Konkan Coast: A Sanctuary for Marine Turtles
Olive Ridley Turtles are incredibly beautiful marine turtles. Unlike tortoises, turtles live under water almost all the time, except… when they want to lay eggs. To lay eggs most sea turtles come to the shore. You must have heard about the Olive Ridley Turtles nesting on Orissa’s beaches. They have been in the news for years. However, if you can believe it, entire Konkan coast has been receiving Olive Ridley Turtles for many many years. Not just Olive Ridley Turtles but other species also like Green Turtle, Leatherback and Loggerhead. This never was apparent partially because of negligence of local media but mostly due to the apathy or lack of awareness among the locals about their conservation. I am often amazed that we don’t understand this gift called nature that we have and we literally strangle its throat in our own ignorance. I am glad at some point in time I was closely associated with the only organization that was working in this region for nature conservation rather ferociously: Sahyadri Nisarg Mitra . They have done incredible work since years and spread awareness to save species like Indian Swiftlet, White-bellied Sea Eagle, Oriental White-backed Vultures and more. It’s because of them that the tiny hamlet of Velas on the Konkan has been in the news as a heaven for marine turtles. In fact, these days the locals have come forward to collaborate with the forest department to hold the annual Turtle Festivals.
I was pleasantly surprised last year to realise that Velas isn’t the only place on the Maharashtra coast where these turtles visit. The turtles visit every year all along the coast. In fact, starting from Velas, Kelshi they have been visiting Dabhol, a few beaches around Ratnagiri and more southwards in Sindhudurg for so many years. Most females return faithfully to the same beach each time they are ready to nest. Not only do they appear on the same beach, they often emerge within a few hundred yards of where they last nested. But as Pradip mentioned rather sheepishly, they would end up in the bellies of the locals for a merry night. Pradip and his cousin volunteered to do this conservation work on the relatively less known shore of Gaonkhadi just 40 min drive from Ratnagiri and were endorsed by the forest department to make their work official. It’s not an easy job to conserve these turtles. The turtle females usually visit at night to lay eggs and leave trace marks on the sand as they crawl. That’s how Pradip and his colleagues would know where the nesting could be. Then they would mark these locations and lay a fence around. “It takes about 90 days before the eggs hatch. This gives us an approximate idea as the actual day might change depending on how hot the sand is”, he tells me casually. That’s more than 3 months of 24 hour vigil on the beach folks, not an easy task! The nests need to be protected from all kinds of threats like foxes, dogs even humans! For the eggs could get stolen at night, he and his cousins take turns keeping vigil at night. When the eggs hatch and the little hatchlings see the world for the first time, they still are not safe. They could be the meal for one of the birds of prey while on the way to freedom.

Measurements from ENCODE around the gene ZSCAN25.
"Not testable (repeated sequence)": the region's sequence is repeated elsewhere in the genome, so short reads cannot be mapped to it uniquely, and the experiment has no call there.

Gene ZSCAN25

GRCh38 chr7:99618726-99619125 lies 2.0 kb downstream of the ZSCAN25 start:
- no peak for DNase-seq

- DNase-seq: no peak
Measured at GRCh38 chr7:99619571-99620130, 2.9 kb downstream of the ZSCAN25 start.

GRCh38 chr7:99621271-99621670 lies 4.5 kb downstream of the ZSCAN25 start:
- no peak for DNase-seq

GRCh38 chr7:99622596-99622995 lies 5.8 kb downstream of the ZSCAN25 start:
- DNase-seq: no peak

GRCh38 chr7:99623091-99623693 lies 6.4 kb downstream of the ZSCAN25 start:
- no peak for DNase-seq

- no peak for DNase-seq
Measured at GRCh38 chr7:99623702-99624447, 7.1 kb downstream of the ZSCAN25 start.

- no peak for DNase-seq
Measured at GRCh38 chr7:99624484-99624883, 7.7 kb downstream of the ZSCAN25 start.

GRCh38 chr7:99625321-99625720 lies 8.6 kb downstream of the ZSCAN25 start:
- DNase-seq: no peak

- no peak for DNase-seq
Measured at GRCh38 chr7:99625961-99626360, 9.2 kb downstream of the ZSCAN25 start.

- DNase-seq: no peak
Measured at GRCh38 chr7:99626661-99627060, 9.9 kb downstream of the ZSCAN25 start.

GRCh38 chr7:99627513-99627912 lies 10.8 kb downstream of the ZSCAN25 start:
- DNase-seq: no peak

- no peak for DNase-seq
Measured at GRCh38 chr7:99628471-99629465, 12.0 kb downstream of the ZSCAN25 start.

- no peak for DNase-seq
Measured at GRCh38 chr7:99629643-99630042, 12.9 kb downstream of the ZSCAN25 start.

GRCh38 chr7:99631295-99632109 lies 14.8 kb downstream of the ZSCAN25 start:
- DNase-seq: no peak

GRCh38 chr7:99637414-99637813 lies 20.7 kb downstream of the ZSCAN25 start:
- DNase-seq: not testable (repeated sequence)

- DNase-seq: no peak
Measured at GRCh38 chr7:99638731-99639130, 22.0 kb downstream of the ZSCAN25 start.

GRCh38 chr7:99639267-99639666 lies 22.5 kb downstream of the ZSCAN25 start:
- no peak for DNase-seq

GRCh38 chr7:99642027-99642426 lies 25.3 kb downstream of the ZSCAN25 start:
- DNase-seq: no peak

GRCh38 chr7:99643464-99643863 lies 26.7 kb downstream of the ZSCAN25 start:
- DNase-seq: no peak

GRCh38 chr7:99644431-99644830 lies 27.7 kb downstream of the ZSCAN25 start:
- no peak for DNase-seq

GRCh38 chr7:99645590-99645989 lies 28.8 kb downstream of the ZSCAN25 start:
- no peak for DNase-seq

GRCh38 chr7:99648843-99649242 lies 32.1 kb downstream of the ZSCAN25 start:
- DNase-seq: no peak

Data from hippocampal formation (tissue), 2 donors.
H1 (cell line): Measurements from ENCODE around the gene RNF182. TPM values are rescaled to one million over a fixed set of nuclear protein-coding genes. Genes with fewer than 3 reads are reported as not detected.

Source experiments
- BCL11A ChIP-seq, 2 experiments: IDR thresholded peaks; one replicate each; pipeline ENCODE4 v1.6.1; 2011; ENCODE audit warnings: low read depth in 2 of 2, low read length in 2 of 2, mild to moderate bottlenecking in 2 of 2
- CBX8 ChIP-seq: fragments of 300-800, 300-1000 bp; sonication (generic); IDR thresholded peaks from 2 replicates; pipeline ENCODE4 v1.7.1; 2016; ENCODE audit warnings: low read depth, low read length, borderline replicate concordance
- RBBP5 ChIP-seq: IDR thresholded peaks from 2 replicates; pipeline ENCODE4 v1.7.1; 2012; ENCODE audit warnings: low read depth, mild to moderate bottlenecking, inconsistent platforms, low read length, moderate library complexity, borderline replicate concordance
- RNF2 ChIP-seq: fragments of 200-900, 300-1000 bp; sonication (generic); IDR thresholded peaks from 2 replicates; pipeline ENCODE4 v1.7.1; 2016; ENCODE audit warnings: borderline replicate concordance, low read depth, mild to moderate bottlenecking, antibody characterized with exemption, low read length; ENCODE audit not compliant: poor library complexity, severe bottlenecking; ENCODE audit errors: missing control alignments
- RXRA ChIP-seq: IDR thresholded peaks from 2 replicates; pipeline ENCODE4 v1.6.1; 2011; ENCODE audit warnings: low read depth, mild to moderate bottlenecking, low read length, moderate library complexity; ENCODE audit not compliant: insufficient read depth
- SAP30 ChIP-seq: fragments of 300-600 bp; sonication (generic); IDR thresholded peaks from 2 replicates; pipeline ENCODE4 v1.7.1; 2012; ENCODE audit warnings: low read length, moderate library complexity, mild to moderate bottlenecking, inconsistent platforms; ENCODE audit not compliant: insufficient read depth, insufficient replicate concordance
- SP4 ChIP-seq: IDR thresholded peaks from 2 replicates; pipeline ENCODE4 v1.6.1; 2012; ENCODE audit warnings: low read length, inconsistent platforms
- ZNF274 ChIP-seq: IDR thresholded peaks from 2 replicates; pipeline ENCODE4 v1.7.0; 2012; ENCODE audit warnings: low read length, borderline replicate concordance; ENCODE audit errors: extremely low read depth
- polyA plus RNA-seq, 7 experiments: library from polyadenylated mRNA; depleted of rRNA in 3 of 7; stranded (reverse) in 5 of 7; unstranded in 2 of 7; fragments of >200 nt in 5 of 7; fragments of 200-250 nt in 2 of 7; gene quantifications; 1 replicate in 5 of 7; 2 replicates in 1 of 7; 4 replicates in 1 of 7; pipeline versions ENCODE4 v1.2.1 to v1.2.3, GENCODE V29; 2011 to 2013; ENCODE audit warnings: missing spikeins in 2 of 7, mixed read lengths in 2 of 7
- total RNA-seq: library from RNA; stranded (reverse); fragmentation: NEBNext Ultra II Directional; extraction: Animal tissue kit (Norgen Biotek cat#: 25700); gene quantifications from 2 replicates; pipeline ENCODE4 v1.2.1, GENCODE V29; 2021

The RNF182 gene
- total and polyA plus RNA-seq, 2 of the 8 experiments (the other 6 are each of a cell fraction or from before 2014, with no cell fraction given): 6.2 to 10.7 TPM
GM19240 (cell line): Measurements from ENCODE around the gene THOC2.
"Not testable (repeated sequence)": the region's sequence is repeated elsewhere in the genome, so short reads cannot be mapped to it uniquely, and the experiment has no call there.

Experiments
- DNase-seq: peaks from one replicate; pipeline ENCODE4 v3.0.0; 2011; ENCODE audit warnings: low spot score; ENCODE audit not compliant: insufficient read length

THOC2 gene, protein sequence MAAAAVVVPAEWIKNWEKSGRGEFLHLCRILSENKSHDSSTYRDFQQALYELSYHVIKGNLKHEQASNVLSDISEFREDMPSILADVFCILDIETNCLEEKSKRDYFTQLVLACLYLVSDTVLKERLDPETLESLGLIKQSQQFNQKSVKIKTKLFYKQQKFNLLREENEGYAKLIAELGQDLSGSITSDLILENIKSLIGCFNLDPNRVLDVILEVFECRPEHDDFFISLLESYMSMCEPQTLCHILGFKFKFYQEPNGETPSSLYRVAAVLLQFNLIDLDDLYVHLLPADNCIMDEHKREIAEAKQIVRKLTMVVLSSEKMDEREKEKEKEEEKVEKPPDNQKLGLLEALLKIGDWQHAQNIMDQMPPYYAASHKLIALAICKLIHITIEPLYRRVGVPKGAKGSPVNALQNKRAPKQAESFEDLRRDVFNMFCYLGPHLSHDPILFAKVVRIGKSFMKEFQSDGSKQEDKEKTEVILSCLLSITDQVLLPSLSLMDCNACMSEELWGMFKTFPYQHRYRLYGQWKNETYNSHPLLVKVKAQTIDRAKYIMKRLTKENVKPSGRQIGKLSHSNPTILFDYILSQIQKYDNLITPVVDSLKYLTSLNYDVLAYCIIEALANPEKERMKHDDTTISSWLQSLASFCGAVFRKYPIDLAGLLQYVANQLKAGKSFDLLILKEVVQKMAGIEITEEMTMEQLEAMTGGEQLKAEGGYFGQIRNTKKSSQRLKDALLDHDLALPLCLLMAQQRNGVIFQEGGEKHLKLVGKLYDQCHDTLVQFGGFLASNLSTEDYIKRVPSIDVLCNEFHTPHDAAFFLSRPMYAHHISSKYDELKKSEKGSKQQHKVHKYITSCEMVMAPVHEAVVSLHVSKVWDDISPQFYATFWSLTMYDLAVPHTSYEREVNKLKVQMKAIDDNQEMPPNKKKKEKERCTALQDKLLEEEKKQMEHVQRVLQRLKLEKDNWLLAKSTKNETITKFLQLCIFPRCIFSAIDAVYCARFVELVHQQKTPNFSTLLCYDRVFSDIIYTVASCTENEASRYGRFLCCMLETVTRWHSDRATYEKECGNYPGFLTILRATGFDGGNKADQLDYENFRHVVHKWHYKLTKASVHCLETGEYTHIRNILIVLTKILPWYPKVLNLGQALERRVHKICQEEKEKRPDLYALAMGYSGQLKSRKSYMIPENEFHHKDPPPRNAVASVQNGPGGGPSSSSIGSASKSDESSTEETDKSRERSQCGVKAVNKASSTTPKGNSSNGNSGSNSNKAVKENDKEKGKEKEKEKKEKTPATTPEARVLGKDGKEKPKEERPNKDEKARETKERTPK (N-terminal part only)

Thus they are released manually either in the morning or in the evening when the sand temperature is conducive. The females lay eggs around December and January. I did several trips last year to this beach just to get some nice photographs of these cute little friends and release some of them myself. I can tell you I flt really good. You can visit these beaches in Konkan to see this celebration of life first hand. Last few years, the efforts to spread awareness about wildlife conservation have increased and being recognised. Just last month, India received a certificate for combating illegal wildlife trade. Consistent efforts through awareness along with strict action to curb wildlife trade should help protect the natural diversity. Operation Save Kurma is one such effort by the Government of India.